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Watching the latest episode of Ken Burns’s Vietnam War saga tonight,  Monday, covering the period from mid 1968 to mid 1969, I’m reminded again of how thin the “veneer” was in Presidential politics, as Nixon and Kissinger hustled to kill the fledging Paris peace talks just three days before the November election, tipping the outcome in their favor by promising the Theiu government a better peace deal under a Nixon administration. Of course, that treasonous deal by political aspirant Nixon fell thru, and 20,000, that’s right 20,000, additional Americans died before the war finally ended in 1975.

Here’s a section on that from my 2011 essay, All That Glitters, published under auspices of the Chicago Literary Club (to read it all, go to http://www.chilit.org, then “Papers” then “Papers by Author” then initial “E” then hit title of essay).

“In the summer of 1968, I learned that indeed I’d be assigned to Vietnam. I wrote to the Information Officer of the Military Assistance Command in Saigon and told him of my military and university training in PR, and asked if I might be posted as an information officer on arrival in late November.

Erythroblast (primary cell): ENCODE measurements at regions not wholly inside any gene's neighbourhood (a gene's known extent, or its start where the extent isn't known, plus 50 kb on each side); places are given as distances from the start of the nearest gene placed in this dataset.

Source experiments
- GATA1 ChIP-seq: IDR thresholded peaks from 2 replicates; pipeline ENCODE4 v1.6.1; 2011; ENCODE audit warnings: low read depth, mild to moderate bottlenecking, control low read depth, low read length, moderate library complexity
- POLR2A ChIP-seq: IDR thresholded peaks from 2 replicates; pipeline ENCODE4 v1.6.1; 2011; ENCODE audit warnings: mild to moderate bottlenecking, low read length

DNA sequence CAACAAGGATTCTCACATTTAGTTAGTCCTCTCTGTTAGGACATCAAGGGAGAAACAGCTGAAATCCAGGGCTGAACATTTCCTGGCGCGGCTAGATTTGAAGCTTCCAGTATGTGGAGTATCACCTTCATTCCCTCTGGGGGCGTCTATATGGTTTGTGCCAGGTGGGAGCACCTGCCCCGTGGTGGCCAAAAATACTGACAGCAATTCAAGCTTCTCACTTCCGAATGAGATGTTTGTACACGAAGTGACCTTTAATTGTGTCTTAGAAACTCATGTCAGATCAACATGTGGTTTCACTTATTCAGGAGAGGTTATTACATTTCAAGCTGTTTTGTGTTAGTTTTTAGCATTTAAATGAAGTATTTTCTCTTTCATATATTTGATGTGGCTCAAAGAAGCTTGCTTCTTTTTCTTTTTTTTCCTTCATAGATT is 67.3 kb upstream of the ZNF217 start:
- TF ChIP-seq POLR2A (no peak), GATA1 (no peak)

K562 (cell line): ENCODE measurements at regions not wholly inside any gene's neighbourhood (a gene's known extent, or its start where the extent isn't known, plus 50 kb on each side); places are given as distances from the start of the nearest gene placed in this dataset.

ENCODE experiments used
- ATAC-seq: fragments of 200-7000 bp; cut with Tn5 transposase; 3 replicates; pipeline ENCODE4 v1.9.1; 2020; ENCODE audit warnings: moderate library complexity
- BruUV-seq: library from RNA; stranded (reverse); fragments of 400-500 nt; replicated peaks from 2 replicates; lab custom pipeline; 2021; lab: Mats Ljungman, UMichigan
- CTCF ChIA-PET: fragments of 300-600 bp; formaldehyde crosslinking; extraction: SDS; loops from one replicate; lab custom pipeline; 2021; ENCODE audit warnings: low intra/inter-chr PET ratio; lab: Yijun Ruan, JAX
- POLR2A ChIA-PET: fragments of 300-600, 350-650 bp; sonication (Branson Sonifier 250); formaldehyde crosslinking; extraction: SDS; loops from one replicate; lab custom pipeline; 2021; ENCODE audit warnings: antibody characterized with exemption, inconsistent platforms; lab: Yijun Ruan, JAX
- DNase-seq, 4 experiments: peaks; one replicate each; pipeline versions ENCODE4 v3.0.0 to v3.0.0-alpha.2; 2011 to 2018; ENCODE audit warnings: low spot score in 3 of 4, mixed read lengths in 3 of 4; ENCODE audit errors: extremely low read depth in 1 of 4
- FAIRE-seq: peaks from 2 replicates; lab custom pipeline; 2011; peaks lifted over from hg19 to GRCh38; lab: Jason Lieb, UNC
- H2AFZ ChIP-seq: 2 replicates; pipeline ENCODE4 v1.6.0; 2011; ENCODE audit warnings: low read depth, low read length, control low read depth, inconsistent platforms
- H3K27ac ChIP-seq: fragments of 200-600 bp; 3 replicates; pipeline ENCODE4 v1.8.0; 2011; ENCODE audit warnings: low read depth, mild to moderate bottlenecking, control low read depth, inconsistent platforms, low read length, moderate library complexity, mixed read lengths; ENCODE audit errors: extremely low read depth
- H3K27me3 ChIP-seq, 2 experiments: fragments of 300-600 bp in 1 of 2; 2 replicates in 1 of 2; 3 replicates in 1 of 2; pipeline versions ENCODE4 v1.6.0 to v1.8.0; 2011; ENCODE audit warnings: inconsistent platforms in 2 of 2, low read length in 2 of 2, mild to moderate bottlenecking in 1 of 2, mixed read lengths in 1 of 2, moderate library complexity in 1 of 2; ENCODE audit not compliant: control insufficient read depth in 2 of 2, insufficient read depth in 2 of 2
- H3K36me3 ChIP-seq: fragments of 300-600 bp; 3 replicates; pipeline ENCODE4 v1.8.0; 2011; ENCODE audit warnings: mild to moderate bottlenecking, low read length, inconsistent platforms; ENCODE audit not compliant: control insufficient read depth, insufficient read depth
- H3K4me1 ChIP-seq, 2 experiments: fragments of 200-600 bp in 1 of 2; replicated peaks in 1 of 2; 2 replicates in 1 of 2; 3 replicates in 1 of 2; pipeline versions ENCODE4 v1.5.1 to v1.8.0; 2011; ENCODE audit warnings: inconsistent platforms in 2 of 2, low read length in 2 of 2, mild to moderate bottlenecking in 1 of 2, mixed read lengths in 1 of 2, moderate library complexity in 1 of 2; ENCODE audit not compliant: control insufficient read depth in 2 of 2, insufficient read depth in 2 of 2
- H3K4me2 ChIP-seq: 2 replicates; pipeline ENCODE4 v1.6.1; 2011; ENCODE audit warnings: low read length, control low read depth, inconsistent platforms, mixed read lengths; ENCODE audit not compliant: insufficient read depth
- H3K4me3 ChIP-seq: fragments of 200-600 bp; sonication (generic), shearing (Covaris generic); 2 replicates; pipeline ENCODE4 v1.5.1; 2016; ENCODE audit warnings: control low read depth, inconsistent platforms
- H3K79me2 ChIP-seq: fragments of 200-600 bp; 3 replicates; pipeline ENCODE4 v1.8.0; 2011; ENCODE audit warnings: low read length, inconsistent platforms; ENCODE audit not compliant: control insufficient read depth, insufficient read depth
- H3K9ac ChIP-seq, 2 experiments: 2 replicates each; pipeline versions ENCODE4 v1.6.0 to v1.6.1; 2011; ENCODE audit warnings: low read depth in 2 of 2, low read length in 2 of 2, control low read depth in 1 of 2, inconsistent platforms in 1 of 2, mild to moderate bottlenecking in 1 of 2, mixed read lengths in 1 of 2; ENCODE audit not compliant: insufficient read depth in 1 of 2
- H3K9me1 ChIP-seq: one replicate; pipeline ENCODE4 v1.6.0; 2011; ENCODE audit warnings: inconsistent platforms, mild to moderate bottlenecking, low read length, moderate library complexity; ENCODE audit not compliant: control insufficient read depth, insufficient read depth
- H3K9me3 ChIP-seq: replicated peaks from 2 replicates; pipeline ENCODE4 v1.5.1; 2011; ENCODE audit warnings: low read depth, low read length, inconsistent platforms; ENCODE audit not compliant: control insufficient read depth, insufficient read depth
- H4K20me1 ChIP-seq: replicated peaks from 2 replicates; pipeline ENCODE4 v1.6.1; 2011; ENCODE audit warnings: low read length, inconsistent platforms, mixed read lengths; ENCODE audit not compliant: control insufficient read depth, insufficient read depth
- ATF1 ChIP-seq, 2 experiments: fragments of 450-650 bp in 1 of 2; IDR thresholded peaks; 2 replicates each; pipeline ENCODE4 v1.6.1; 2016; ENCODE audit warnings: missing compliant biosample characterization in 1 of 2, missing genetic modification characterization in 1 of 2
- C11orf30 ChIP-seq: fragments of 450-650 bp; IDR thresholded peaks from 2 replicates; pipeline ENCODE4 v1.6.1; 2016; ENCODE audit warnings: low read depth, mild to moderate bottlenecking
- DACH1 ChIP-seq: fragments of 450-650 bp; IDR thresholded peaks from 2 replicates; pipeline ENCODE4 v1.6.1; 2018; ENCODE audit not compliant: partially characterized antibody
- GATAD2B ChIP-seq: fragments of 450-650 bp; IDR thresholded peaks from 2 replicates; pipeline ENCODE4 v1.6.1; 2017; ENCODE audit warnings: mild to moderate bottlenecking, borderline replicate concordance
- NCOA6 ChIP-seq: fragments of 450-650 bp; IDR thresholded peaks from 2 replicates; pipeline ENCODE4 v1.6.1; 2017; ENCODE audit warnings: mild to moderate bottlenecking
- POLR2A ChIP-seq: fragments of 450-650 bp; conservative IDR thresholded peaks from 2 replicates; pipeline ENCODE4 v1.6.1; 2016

“1968 was a turbulent, defining year in America. Martin Luther King was assassinated, then Bobby Kennedy. President Johnson had beat anti-war candidate Eugene McCarthy in the New Hampshire Democratic primary, then dropped out of the race as public support for the Vietnam War began to wane following the Tet debacle. Hubert Humphrey became the Democratic candidate, but the Democratic Presidential Convention in Chicago saw Mayor Daly brutally suppress anti-war riots in the streets, perhaps scuttling Humphrey’s chances.

“Republican Richard Nixon became the next president, just after his representatives, directed by Henry Kissinger, secretly motivated the South Vietnamese Thieu government to boycott the newly launched peace negotiations in Paris, suggesting they would get a better peace deal under a Nixon administration, according to recently released Presidential documents. The real motivation may have been to deny the Democrats the election advantage of ending the war on their watch. Whatever the intent, this had the unintended effect of extending the war for another four years, with 20,000 additional American deaths, and hundreds of thousands of Vietnamese.  It was the year of the My Lai massacre.”

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